Summit Soldier Labbe Receives Silver Star
(January 31, 2011)
U.S. Army Sgt. Joshua R. Labbe, from Stonington, Conn., and an infantry squad leader with 1st Battalion, 87th Infantry Regiment from the 10th Mountain Division's 1st Brigade Combat Team, received the Silver Star during a ceremony at Forward Operating Base Khilligay, Afghanistan, Feb. 16. Labbe is credited with saving the life of one soldier and protecting numerous soldiers during a complex attack which lasted more than six hours.
|KHILLIGAY, Afghanistan – U.S. Army Sgt. Joshua R. Labbe of the 10th Mountain Division's 1st Brigade Combat Team received the Silver Star medal, the nation's third highest award for valor in combat, Feb. 16, during a ceremony at Forward Operating Base Khilligay, in northern Afghanistan. |
Labbe, from Stonington, Conn., an infantry squad leader with 1st Battalion, 87th Infantry Regiment, is credited with saving the life of one soldier and protecting numerous soldiers during a complex attack which lasted more than six hours.
“We are here to recognize the sacrifice and courage of the soldiers and leaders in Shafi Khel on Oct. 6,” said Lt. Col. Russell Lewis, 1-87 commander, said during the ceremony. “Sgt. Labbe is a hero, he didn't go out on Oct. 6 to earn an award — he just did his job. Except his job that day called for extraordinary actions and he stepped up and helped his comrades.”
On Oct. 6, 2010, Labbe's platoon was conducting a joint combat patrol in the village of Shafi Khel, Baghlan province, Afghanistan with their Afghan national security force partners.
While establishing an observation post on a hill top, Labbe and soldiers from 1st Squad as well as the mortar team
|came under enemy fire. Initially the enemy attacked the soldiers of 3rd Platoon with rocket-propelled grenades.|
|“One truck of ours was hit by an RPG,” Labbe said. “When I saw that truck get hit, I immediate started suppressing with the mortar system.”|
Over the next four hours, the platoon came under RPG and small arms fire. Labbe directed the soldiers on the hill to return fire with multiple weapons systems. The hill top then came under sniper fire, forcing Labbe and the other soldiers to take cover in holes they had dug.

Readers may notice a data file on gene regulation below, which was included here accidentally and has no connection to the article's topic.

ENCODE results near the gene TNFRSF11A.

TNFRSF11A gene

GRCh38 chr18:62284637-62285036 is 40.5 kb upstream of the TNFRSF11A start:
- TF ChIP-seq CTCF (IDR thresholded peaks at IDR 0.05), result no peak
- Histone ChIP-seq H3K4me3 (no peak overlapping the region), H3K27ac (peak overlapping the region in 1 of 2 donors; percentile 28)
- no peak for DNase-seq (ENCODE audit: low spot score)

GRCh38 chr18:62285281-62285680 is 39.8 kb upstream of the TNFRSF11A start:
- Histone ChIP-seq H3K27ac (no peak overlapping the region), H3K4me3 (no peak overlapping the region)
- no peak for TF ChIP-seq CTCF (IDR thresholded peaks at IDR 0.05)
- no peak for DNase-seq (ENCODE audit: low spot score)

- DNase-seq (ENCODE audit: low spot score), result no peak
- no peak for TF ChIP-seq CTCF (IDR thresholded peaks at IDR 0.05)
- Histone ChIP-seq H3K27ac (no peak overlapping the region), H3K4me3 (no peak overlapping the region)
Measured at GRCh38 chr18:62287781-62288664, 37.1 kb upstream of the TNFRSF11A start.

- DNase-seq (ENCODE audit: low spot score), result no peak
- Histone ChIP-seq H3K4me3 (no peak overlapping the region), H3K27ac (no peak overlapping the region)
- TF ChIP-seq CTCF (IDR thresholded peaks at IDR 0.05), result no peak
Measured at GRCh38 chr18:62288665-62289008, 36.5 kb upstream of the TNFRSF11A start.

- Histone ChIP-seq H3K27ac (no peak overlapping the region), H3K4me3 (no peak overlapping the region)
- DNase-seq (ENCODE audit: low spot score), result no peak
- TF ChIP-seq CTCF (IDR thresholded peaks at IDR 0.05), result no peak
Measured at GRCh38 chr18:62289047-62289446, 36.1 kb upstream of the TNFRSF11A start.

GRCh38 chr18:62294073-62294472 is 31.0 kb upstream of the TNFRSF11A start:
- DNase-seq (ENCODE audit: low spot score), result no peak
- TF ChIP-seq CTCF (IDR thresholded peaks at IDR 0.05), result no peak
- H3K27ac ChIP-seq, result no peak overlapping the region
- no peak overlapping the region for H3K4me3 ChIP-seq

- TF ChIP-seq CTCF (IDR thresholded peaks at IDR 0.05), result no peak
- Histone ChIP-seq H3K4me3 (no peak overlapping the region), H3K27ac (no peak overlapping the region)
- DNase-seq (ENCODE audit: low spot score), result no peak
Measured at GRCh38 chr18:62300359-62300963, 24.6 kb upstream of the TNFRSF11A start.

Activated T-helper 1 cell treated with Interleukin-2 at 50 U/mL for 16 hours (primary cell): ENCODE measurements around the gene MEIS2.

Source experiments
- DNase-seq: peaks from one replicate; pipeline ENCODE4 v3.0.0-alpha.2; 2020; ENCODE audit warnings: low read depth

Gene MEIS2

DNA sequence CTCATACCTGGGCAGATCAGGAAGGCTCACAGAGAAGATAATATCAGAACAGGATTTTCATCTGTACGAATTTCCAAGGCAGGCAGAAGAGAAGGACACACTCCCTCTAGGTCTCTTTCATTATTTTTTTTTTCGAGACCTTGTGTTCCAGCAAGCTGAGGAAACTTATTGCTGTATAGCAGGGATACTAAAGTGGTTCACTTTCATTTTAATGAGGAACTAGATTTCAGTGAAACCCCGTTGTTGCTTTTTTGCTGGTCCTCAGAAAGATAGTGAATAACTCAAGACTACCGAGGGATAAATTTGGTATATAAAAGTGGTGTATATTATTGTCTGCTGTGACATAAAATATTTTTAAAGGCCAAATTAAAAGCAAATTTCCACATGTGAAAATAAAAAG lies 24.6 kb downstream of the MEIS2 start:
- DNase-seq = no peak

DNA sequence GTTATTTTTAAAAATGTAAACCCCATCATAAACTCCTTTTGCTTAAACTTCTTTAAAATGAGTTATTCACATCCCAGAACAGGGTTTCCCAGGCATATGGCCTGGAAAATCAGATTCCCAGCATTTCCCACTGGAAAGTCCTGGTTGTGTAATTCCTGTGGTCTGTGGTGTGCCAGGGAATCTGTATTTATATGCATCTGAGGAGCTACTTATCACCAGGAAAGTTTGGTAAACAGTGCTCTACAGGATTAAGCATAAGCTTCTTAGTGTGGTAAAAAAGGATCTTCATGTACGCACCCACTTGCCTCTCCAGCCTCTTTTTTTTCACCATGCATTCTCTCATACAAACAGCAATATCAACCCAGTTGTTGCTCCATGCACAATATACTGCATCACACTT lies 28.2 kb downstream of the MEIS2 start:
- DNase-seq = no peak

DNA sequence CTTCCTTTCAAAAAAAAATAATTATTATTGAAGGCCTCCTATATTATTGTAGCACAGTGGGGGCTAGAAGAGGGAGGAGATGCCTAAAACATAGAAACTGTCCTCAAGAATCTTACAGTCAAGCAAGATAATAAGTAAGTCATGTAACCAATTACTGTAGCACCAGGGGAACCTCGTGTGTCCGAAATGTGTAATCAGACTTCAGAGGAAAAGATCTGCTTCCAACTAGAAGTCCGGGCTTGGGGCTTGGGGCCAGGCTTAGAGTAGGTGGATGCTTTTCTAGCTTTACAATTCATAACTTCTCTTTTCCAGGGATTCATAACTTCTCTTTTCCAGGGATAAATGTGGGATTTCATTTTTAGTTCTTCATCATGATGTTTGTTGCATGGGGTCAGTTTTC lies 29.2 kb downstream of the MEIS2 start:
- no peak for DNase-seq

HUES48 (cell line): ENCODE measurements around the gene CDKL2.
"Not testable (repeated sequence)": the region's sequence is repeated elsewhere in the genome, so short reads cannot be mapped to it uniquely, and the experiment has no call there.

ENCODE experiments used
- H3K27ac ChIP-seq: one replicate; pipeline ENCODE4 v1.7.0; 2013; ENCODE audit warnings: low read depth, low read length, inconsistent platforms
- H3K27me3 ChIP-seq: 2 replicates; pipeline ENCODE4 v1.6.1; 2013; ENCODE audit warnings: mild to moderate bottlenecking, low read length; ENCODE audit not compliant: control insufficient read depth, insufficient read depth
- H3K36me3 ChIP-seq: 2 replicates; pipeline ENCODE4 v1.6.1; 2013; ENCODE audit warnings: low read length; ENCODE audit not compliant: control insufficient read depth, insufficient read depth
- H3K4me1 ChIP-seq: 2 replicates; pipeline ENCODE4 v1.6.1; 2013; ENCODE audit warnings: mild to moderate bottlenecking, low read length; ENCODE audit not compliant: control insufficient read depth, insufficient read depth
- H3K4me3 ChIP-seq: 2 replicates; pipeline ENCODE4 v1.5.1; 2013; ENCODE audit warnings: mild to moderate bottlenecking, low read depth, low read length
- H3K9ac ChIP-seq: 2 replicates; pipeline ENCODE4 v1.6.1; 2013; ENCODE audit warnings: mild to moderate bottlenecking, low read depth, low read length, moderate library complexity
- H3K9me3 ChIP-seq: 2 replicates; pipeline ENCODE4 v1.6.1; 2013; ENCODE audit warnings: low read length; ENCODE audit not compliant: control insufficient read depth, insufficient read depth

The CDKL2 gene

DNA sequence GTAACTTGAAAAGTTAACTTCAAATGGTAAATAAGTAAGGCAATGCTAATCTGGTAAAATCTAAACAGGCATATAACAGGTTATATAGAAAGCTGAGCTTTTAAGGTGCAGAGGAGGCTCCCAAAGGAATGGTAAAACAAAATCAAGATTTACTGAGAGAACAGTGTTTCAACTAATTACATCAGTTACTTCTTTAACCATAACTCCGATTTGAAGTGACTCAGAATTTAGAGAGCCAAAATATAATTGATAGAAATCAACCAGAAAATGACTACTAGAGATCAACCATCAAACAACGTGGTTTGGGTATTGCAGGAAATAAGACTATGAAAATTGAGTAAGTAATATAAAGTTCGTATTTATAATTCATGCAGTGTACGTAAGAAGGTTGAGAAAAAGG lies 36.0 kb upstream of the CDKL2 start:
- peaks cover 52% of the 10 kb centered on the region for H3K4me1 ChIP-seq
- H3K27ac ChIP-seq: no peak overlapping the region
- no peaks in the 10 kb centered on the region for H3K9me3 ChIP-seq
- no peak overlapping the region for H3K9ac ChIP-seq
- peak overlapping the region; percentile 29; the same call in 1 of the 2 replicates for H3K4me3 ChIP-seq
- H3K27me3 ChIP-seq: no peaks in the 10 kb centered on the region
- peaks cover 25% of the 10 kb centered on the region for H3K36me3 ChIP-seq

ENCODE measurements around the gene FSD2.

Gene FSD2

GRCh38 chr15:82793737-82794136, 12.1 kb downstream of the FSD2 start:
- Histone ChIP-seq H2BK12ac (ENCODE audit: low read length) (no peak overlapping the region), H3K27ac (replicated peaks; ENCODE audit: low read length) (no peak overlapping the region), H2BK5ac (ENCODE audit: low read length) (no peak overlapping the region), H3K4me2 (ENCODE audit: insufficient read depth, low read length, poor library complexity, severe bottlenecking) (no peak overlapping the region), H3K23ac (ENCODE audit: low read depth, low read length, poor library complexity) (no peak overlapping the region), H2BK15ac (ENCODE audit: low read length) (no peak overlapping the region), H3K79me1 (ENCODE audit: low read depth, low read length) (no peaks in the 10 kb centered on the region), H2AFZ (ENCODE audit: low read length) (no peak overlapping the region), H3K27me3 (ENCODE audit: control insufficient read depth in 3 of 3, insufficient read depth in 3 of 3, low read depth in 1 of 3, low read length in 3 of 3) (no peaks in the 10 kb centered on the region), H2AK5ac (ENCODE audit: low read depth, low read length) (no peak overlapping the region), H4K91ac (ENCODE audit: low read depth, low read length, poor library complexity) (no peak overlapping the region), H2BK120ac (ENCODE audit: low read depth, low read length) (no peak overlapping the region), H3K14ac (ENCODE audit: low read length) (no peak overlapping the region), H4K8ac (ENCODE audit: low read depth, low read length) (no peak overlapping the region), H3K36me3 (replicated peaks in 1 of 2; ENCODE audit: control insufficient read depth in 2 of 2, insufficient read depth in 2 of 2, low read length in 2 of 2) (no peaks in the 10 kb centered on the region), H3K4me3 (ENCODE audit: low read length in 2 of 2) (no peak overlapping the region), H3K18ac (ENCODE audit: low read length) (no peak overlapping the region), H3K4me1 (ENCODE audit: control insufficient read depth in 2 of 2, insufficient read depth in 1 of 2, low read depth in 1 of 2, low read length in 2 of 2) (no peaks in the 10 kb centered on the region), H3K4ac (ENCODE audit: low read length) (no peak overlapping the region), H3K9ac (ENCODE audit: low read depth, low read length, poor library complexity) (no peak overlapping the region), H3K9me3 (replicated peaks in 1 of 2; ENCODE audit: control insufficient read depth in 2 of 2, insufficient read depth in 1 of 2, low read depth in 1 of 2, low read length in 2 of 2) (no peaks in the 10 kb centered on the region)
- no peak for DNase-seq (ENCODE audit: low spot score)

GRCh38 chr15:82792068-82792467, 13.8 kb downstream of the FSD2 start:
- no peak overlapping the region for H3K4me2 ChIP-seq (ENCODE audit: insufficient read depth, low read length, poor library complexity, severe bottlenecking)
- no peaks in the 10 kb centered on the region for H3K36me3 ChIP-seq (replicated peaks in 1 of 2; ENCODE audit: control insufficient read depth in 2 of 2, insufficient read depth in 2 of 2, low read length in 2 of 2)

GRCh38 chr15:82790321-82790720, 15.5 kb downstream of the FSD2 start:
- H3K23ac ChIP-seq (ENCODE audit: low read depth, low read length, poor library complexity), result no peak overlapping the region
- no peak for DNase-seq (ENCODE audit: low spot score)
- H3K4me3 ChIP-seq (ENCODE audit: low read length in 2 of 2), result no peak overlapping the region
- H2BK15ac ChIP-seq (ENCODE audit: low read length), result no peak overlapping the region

Later, Labbe was told to collapse their position on the hill top and return to the base of the hill where the remainder of his platoon was located.
“I had to get out of my hole and run to the other hole where the mortar system was,” he said. “When I got to the hole, I got everyone one up, got them online, and got everybody ready. As soon as we got out of the hole we got sniper fire again.”
With three of the five soldiers making it across the hill to the other hole safely, Labbe and Pfc. Parker Radatz had returned to the mortar hole due to the accuracy of the sniper fire. Labbe and Radatz gathered themselves and attempted to get across the hill again.
“I ran to my hole thinking he was right beside me, little did I know he had actually tripped and fell,” Labbe said. “I turned around and I saw him trying to get his composure to get back up, but he couldn't because there were multiple rounds impacting all around him.”
With complete disregard for his own safety, Labbe ran across the exposed hilltop to the fallen soldier through enemy fire, picked him up and brought him to safety.
“I just did what I had to in that situation,” Labbe said. “He has people that care for him and love him, I knew I had to go pick him up and get him to safety. It's my job to take care of my men.”
Later, as the platoon moved down the road the tow bar pulling the battle-damaged vehicle snapped. While Labbe and three soldiers began repairing the tow bar, once again the platoon came under small arms fire from nearby rooftops and walls. Labbe immediately returned fire with his M4 rifle.
The small arms fire discontinued for a moment, allowing Labbe to run back to his vehicle to retrieve an M249 machinegun. He moved to a position allowing him to pull security down the alley way and the walls where they had received fire from. At this point, the enemy hopped over the walls and began engaging the platoon again.
With the enemy less than 20 meters away, Labbe stood completely exposed on the road and continued to shield the recovery crew as he fired the machinegun from his shoulder. After expending the 200-round ammunition pouch, he fired the weapon using his 30-round M4 rifle magazines.
“I engaged them for roughly two minutes and continued to pull security until the tow bar was fixed,” he said.
Once the vehicle was recovered, 3rd Platoon continued down the road where they were ambushed. While still in close contact with the enemy, another vehicle suddenly plunged into an irrigation ditch. Labbe immediately dismounted and moved under fire to the stuck vehicle.
He coordinated the evacuation and recovery of the vehicle while still being engaged with RPG and machinegun fire from compounds and tree lines from less than 100 meters away. Labbe remained exposed to the enemy until the rest of the platoon recovered the vehicle and mounted back in their trucks.
“I feel honored to receive the Silver Star,” he said. “However I don't think just my actions alone allowed us to be victorious that day. It was the whole platoon. Everyone who was out there that day played an important role in getting everyone back here alive. I couldn't have done what I did that day without my brothers in 3rd Platoon.”
Over the course of more than six hours of close combat, Labbe went above and beyond the call of duty as a squad leader.
“Today we recognize his actions because they are not common,” said Lewis. “His actions that day distinguished him from others and truly impacted the outcome of the fight in Shafi Khel.”
|Article and photo by Army Sgt. Blair Neelands|
1st Brigade Combat Team, 10th Mountain Division Public Affairs
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